Clarifying the NESC/NEC boundary

The demarcation between National Electrical Safety Code (NESC) and National Electrical Code (NEC) sounds simple, but it can be quite complex.

01/12/2012


Electricity can be as dangerous as it is vital. One of the chief resources that protect electrical professionals and the public are standards that promote safe practices. Utilities employees, who provide electrical services up to the premise edge, follow the National Electrical Safety Code (NESC). Electricians working with in-premises wiring and utilization equipment use the National Electrical Code (NEC). This demarcation sounds simple, but it is actually a complex issue. Under many scenarios, the line between on-premise and off-premise is often misunderstood. Using the correct code is important for safe operation that protects the employee and the public.

The need to align codes

While electricians and utilities workers both deal with electricity, they operate in different environments with distinct safety requirements. Electricians tend to work on equipment that is “dead” (unpowered), to enhance safety. Utilities workers commonly work with live current to maintain power distribution. Electricians also tend to work with the lower voltages found in homes and businesses, while utilities workers commonly work with the high voltages found in power lines.

These differences can cause problems when the two codes overlap in the field. For example, the NEC applies to lighting circuits. That sounds clear, but what about parking lot security lighting that also illuminates a street? The NESC covers street and area lighting. Street lights are commonly managed by a municipality. Ownership of such borderline areas is often controlled by the Public Utilities Commission (PUC), but even this might not be a solution. The PUC is a state entity, so its rules vary by location. Some companies and utilities span multiple states, which creates a challenge in training employees in the use of the proper code.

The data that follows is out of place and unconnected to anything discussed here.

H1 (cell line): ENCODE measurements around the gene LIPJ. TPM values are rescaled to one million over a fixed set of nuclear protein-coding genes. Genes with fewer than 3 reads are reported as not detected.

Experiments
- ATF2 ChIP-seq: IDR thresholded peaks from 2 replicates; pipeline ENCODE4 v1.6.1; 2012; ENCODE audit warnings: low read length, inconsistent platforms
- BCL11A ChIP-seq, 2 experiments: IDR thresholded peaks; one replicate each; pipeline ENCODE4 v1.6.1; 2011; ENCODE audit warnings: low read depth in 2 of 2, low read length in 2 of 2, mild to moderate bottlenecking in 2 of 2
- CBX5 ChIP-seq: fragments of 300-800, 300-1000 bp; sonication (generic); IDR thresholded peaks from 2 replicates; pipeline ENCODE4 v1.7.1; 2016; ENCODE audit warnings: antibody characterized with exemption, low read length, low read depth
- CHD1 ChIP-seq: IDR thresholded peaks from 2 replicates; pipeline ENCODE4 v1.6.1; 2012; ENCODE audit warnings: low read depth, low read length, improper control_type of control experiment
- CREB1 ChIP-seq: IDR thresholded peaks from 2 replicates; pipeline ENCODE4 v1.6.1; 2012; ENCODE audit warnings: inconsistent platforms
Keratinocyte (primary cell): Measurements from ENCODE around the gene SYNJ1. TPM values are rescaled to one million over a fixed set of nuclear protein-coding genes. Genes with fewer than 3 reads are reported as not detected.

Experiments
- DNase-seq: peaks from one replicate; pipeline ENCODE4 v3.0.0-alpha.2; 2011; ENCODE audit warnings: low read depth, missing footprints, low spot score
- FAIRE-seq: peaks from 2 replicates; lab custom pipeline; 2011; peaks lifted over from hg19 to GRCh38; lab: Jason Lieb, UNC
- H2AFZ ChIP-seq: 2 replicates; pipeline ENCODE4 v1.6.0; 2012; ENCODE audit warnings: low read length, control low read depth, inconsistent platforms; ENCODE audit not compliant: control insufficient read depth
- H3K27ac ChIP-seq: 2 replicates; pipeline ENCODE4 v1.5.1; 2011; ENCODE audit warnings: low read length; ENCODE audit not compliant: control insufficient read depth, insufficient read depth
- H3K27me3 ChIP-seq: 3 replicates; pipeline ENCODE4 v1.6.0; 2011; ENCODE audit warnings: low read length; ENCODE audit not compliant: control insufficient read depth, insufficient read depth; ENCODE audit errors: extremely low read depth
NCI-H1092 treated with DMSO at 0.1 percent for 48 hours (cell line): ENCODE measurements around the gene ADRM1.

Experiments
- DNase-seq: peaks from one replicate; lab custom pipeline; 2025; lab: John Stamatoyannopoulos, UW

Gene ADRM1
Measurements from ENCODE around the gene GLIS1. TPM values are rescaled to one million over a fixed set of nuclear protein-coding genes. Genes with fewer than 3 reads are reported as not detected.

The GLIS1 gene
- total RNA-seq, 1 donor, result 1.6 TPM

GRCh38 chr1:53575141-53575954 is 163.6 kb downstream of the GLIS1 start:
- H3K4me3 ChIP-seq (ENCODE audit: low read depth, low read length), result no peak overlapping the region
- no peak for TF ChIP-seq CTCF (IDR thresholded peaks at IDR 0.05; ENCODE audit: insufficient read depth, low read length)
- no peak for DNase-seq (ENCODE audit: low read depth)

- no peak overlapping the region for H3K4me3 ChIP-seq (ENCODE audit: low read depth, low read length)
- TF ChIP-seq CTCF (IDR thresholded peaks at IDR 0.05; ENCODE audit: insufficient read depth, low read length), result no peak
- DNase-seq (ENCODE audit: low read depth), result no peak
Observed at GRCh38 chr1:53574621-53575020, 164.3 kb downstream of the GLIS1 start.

The question of who is responsible for what can pose important safety questions. For example, both the NESC and NFPA 70E include tables that provide the required rating of flame-resistant (FR) clothing for working with power up to 1,000 Vac. But the tables are not the same. The primary difference is that the NFPA 70E table values are based on calculations, while the NESC table values are a combination of arc energy levels from calculations and results from actual test results performed in a utility test lab.

There are generally two scenarios for electric arcs: open air arcs and the arc-in-a-box. Both the NESC and NFPA 70E contain tables that have arc energy exposures simulating the arc-in-the-box (new in the 2012 edition of the NESC: Table 410-1). The other two tables in the NESC (410-2 and 410-3) contain arc energy levels that are unique to open air arcs.

Enhancing safety

As the safety, training, and on-the-job needs for clarification resulting from the overlap between the NESC and NEC grew, the IEEE, NESC, and the NFPA realized that there could be an industry benefit by working together. The solution was a joint task force, created to clarify when each code should apply.

The group began by educating the organizations about each others’ codes, and discussing how to change areas of purpose and scope. Some of the results can be seen in the 2012 Edition of the NESC standard, which was introduced on Aug. 1, 2011. That code now includes detailed language that specifies what the code covers for areas such as generation, transmission, and distribution of electricity. A separate section describes what the NESC does not cover, such as installations in ships, rolling equipment, aircraft, and more.

Moving forward

While the boundary between the NESC and NEC might not be completely understood, the addition to the current edition of the NESC is an important first step to clarifying the NESC’s scope. The task force will continue to meet and introduce code changes that protect the public, electrical professionals, equipment, and property.

Hyland is the chair of the National Electrical Safety Code and senior vice president of engineering services with the American Public Power Assn. Tomaseski is the director of the International Brotherhood of Electrical Workers safety and health department, and vice chair of the NESC.


Distinguishing NESC and NEC